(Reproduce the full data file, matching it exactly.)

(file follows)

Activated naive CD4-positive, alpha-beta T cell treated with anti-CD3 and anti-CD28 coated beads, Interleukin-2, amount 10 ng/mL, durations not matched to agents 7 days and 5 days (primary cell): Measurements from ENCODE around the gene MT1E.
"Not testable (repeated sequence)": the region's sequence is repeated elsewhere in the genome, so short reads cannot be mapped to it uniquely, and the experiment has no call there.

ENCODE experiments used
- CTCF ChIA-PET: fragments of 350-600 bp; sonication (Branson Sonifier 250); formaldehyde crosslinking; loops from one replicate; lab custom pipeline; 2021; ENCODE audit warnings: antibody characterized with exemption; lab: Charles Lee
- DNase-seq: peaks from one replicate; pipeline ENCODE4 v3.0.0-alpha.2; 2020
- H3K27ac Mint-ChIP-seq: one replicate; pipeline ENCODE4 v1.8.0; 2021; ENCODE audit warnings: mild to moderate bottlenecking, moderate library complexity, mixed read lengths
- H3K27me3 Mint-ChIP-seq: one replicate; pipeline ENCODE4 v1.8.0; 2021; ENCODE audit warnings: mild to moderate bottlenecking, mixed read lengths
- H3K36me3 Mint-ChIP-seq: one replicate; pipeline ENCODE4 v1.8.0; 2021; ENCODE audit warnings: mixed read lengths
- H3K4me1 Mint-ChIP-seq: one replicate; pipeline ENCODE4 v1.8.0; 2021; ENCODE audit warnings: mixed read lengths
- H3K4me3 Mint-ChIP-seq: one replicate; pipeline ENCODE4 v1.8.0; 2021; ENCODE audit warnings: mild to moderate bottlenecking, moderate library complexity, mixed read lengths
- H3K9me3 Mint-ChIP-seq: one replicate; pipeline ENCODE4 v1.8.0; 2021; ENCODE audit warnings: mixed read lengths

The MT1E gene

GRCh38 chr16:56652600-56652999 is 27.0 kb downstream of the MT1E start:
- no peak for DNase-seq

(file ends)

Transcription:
Activated naive CD4-positive, alpha-beta T cell treated with anti-CD3 and anti-CD28 coated beads, Interleukin-2, amount 10 ng/mL, durations not matched to agents 7 days and 5 days (primary cell): Measurements from ENCODE around the gene MT1E.
"Not testable (repeated sequence)": the region's sequence is repeated elsewhere in the genome, so short reads cannot be mapped to it uniquely, and the experiment has no call there.

ENCODE experiments used
- CTCF ChIA-PET: fragments of 350-600 bp; sonication (Branson Sonifier 250); formaldehyde crosslinking; loops from one replicate; lab custom pipeline; 2021; ENCODE audit warnings: antibody characterized with exemption; lab: Charles Lee
- DNase-seq: peaks from one replicate; pipeline ENCODE4 v3.0.0-alpha.2; 2020
- H3K27ac Mint-ChIP-seq: one replicate; pipeline ENCODE4 v1.8.0; 2021; ENCODE audit warnings: mild to moderate bottlenecking, moderate library complexity, mixed read lengths
- H3K27me3 Mint-ChIP-seq: one replicate; pipeline ENCODE4 v1.8.0; 2021; ENCODE audit warnings: mild to moderate bottlenecking, mixed read lengths
- H3K36me3 Mint-ChIP-seq: one replicate; pipeline ENCODE4 v1.8.0; 2021; ENCODE audit warnings: mixed read lengths
- H3K4me1 Mint-ChIP-seq: one replicate; pipeline ENCODE4 v1.8.0; 2021; ENCODE audit warnings: mixed read lengths
- H3K4me3 Mint-ChIP-seq: one replicate; pipeline ENCODE4 v1.8.0; 2021; ENCODE audit warnings: mild to moderate bottlenecking, moderate library complexity, mixed read lengths
- H3K9me3 Mint-ChIP-seq: one replicate; pipeline ENCODE4 v1.8.0; 2021; ENCODE audit warnings: mixed read lengths

The MT1E gene

GRCh38 chr16:56652600-56652999 is 27.0 kb downstream of the MT1E start:
- no peak for DNase-seq